By Chris Jay 10/11/2012
It’s a question that bands debate long into the night after shows and practices: How can some local bands pull large crowds while others spend years gigging and still struggle to get even a handful of friends out? There are a lot of reasons, of course, talent being a big one, but let’s face it — we can all name at least one amazing local artist whose nonexistent draw is baffling. Sometimes, though, a relatively new band can seem to have instant drawing power. In 2012, without question, Ventura County’s breakout act has been the seven-piece South Oxnard reggae band, Dirty Rice.
The rapid rise of Dirty Rice is as unlikely as can be. Two brothers, Maualuga and Mataio Valoago and their three cousins, Pika Maiava, Nasau Galeai and Henry Otineru, along with two close friends, Shirley Moore and Charleen Morla, got together to play a few songs at a birthday party for two of the members in 2010 at Sam’s Saloon. It was supposed to be a one-night-only gig, but a funny thing happened, friends and family practically begged the band to play again. With offers for parties and gigs, and with no game plan whatsoever, Dirty Rice was happily forced into being. Where most bands hit a wall when it comes to bringing crowds after a few shows, being a seven-member family band had its immediate benefits. At a Dirty Rice show, you’re likely to see an age range from little kids to senior citizens and everyone in between, who all have some relation to the band. Venues took quick notice of the strong turnouts and suddenly the one-night-only band was fielding offers from virtually every venue in town. As the band’s ultra-friendly guitarist Henry Otineru humorously admits, “Things have happened fast. A year ago, I had no idea what a back line was or what sharing cabs or advancing a show meant. It’s been an extraordinary learning experience.”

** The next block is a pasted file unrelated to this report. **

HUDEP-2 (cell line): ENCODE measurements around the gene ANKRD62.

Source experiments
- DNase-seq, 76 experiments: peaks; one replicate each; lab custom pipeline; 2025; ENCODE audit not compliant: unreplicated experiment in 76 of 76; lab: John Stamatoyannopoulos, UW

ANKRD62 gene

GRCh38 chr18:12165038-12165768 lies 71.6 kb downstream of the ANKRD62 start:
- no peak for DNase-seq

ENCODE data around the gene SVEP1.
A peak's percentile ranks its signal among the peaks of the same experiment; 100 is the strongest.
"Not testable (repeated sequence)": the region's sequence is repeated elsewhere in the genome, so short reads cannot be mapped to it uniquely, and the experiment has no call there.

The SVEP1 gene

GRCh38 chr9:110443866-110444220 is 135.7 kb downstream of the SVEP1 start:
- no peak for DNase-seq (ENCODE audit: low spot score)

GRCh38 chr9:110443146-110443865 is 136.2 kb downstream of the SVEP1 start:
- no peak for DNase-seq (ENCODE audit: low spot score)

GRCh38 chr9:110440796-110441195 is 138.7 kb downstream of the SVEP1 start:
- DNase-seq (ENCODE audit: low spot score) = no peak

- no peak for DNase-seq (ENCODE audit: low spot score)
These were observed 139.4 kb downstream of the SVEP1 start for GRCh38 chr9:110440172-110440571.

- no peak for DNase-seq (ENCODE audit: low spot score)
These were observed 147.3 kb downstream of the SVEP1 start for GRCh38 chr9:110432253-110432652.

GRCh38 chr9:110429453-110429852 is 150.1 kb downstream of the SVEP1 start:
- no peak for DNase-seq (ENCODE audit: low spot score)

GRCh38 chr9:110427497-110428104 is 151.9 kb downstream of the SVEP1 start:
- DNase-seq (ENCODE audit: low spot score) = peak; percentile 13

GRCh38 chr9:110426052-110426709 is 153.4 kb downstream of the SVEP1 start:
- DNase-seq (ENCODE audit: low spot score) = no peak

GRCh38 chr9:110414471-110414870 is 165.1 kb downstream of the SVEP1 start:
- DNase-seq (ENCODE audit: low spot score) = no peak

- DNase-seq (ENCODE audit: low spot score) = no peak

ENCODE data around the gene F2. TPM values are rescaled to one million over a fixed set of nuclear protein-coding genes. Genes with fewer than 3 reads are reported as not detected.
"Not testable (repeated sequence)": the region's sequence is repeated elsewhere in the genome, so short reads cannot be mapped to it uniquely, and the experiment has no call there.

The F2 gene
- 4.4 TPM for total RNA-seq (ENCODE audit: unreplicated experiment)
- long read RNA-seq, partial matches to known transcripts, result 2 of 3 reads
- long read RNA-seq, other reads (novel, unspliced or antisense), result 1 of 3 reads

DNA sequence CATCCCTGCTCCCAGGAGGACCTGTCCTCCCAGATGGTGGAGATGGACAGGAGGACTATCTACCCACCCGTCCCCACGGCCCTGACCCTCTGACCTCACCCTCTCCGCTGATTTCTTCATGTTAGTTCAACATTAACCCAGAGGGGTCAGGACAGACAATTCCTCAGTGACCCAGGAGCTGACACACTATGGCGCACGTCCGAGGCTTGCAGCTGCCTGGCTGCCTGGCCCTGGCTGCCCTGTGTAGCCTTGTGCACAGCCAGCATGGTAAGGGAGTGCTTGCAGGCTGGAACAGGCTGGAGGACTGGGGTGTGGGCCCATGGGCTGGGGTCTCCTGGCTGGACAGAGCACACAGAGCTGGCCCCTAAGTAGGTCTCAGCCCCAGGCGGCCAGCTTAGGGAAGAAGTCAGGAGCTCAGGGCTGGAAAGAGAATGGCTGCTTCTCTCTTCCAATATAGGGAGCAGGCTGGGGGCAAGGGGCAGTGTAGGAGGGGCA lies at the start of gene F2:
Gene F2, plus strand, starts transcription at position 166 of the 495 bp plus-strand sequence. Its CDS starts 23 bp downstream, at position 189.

One thing that helps with Dirty Rice’s meteoric local rise is its chosen genre. Ventura, being a Southern California beach town, has always been reggae-friendly territory. Reggae shows at the Ventura Theater are always massively attended, legends like Pato Banton and H.R. from Bad Brains appear from time to time at small venues like Golden China, and the last local band to develop a major local following was Rey Fresco, whose sound is very much reggae-flavored. Local festival and outdoor events that are always looking for acts that can draw crowds and keep them dancing, drinking and eating, have always been eager to book reggae bands. Dirty Rice has benefited from that as well, scoring coveted slots at the Ventura County Fair, Spencer Makenzie’s Block Party, the Aloha Fest and the California Beer Fest to name a few. The band, which earlier in the year kept performances limited, lately has been very busy but is clearly aware of the dangers of overbooking. “We’ve taken a lot of advice from other bands and we’re trying to be really careful not to burn out our audience,” says Otineru.
In between balancing day jobs, a necessary evil when members range in age from 31 to 41, the band is looking to broaden its base. While the first release, a three-song demo, tied for top honors in the local music recording category in VCReporter’s Best Of poll, the plan is to head into the studio with Armand John Anthony next month to make a proper full-length. They’re also eager to take their energetic and positive live show outside Ventura County borders, with recent performances at the House of Blues in Anaheim and their first trip up north to Fresno State Fair this weekend. Dirty Rice has plans to grow in 2013. Whether they’ll have the same trajectory outside out the 805’s borders remains to be seen, but as Otineru puts it, “We’re thankful for the blessing and the opportunity. No matter what happens, this past year has been like a dream for us.”